William Owen

William Owen

Australian commander, Lt.Colonel William Taylor Owen, 39th Battalion, of Leongatha, Victoria, lost his life during this battle in the mountainous, rain-soaked jungles along with many of his men.  Owen was taking part in close fighting with the enemy in the most forward position in Seekamp’s sector, on the very lip of the plateau.  He was throwing grenades when a bullet struck him and he died on 29 July 1942, aged 37 years.  Owen was the first Australian to receive the American Distinguished Service Cross.

Horii’s specially jungle-trained troops by-passed a few Australian positions to take the town.  One of the Japanese diaries found, read: “The sun is fierce here.  We make our way through the jungle where there are no roads.  The jungle is beyond description.  Thirst for water, stomach empty.”  The north African combat experienced 7th Australian Division were in the process of being shipped to Papua as MacArthur spoke at a press conference, “We’ll defend Australia in New Guinea.  We must attack, attack, attack!”

Australian 7th Division, New Guinea

Australian 7th Division, New Guinea

MGen. George C. Kenney arrived to take over the Southwest Pacific Forces Air Command of 245 planes of which only 50 were serviceable.  He too would share in the discomfort of the territory where the poor diet of MVs (canned meat and Vegetables) would cause his flyers to lose about 30 lbs. in a single tour of duty.  Malaria began to break out.  But the men still had a sense of humor and joked about the “New Guinea salute,” the constant act of swatting away the swarms of black flies.

The 80 Australians, now without their commander, and up against 400 of the enemy, were forced to retreat.  A local planter recalled the scene: “The thick white mist dimming the moonlight, the mysterious veiling of trees, houses and men, the drip of moisture from the foliage, and at the last, the almost complete silence, as if the rubber groves of Kokoda were sleeping as usual in the depths of the night and the men had not brought the disturbance.”

Click on images to enlarge.

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31 March – RAAF – 94th Birthday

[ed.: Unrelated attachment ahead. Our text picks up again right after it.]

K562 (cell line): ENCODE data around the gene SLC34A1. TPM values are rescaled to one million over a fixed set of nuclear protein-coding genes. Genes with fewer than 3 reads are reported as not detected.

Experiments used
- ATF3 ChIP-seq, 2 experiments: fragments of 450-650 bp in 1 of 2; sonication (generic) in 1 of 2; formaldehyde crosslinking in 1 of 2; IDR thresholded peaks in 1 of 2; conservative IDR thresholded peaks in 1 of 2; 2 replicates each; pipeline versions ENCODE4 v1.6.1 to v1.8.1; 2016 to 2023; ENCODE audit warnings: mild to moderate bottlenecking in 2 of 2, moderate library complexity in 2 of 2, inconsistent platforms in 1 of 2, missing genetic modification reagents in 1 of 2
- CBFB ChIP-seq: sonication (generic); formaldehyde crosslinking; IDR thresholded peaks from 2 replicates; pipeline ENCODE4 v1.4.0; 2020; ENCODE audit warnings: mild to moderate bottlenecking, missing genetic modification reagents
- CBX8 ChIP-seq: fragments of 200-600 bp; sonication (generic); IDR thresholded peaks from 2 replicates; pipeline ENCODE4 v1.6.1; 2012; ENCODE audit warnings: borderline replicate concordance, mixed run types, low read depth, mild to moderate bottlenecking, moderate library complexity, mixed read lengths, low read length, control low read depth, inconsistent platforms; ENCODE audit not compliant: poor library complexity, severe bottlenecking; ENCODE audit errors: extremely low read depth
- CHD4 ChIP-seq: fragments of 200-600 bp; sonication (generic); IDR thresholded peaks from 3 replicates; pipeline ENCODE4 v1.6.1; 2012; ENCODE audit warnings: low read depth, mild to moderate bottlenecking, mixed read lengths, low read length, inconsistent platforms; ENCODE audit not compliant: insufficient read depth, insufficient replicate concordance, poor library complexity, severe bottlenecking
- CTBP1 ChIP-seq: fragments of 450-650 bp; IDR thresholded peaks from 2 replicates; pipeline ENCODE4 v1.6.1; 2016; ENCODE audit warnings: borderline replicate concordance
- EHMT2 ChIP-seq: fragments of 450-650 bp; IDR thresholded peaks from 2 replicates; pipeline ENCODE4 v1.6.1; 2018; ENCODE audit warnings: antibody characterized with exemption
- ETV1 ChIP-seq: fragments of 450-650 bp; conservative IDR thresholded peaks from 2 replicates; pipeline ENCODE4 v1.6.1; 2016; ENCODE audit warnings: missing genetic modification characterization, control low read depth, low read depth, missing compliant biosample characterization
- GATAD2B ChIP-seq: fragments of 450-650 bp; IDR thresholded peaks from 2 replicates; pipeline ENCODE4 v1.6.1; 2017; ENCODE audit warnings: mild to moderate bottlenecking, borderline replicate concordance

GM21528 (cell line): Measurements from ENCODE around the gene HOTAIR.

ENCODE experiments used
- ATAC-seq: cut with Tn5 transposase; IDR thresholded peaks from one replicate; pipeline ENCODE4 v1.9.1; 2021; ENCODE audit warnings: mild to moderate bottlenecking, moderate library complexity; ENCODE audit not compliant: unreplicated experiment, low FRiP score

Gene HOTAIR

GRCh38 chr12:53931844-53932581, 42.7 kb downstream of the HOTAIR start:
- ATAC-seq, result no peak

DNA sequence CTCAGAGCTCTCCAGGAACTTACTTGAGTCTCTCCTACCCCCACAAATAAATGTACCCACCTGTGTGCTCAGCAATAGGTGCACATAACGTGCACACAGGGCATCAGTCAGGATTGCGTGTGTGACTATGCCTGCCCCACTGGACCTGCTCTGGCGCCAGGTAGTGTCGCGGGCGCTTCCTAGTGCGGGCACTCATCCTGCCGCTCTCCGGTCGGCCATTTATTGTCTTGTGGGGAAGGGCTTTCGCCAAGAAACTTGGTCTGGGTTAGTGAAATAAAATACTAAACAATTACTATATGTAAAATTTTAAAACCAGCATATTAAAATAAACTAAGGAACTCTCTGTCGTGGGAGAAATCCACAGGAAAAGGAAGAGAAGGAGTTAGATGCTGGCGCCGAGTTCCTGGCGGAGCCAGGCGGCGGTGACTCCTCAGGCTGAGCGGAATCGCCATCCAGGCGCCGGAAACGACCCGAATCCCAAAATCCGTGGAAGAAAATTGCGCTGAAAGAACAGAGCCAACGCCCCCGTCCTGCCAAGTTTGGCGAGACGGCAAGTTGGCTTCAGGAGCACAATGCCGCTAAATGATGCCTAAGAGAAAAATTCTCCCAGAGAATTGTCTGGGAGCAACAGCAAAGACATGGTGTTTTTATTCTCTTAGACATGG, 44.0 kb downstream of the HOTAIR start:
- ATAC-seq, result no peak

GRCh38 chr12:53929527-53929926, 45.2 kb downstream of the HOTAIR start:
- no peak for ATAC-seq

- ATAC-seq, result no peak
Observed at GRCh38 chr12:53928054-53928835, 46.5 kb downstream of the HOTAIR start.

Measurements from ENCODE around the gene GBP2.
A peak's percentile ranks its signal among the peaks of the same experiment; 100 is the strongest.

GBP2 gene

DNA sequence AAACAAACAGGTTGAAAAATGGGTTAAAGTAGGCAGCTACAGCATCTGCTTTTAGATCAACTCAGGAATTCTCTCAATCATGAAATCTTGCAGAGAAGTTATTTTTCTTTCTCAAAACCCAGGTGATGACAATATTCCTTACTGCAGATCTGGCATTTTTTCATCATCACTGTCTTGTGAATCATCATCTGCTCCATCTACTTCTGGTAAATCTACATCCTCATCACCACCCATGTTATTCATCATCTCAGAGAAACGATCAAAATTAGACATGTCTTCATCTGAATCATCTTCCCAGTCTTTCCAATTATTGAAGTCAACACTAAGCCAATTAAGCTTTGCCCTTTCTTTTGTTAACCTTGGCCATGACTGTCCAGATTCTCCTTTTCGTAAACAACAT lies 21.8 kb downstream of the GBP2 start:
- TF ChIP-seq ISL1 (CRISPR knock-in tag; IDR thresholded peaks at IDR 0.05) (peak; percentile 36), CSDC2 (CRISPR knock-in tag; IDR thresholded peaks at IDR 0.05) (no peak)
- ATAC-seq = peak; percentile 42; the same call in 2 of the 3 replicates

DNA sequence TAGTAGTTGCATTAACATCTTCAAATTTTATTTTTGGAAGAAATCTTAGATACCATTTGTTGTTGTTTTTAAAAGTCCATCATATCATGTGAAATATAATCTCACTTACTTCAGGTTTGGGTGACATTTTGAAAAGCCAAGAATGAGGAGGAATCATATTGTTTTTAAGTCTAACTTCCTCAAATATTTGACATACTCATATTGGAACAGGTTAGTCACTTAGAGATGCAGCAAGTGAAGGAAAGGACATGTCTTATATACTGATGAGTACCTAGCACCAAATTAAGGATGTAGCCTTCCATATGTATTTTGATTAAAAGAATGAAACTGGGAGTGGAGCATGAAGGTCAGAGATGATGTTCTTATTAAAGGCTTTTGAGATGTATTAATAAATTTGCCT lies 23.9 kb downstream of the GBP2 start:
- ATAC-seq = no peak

AFlogo

No. 4 Squadron in front of their Boomerang, Nadzab, New Guinea

No. 4 Squadron in front of their Boomerang, Nadzab, New Guinea

Animated-Happy-Birthday-banner-spinning

Cropped Lancaster

Cropped Lancaster

h-4

Air Marshall Sir Richard Williams, “Father of the RAAF”

 

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 Humor – 

Somebody catch that guy and give him a piece of cake!!

Somebody catch that guy and give him a piece of cake!!

air-force-funny

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Farewell Salutes – 

Ronald Allan – Toowoomba, AUS; RA Air Force # 43610, WWII

Geoffrey Byrne – Victoria, AUS; RAAF, WWII

courtesy of Stockresearch521

courtesy of Stockresearch52 [link below]

John Credlin – Bundoora, AUS; RAAF & 2nd AIF, WWII

Bernard Dwyer – Torquay, AUS; RSSF # A15841

Glen Farrow – Cameron Park, AUS; RAAF, 77th Squadron

Harold Johnson – England; British Army, WWII, CBI, The Royal Artillery, bombardier, POW

William “Bud” Merrill III – Delray, FL; US Army, Korea, 2nd Armored Division

Denis Phillips – Toowong, AUS; RAAF, GP Captain (Ret. 25 years)

Rowley Richards – No. Sydney, AUS; RA Army, Medical Officer 2/15 Field Regiment, WWII, CBI, POW

Thomas Richie (100) – Auckland, NZ; RNZ Army # 29441, WWII

Duane Vasicek – Kenai, AK; US Navy, shipfitter, USS Sarsfield (DD 837)

George Wood Jr. – Lake Worth, FL; US Army, 508th Airborne RTC

Link for Stockresearch52

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I'm just checking! Click to read...

I’m just checking!
Click to read…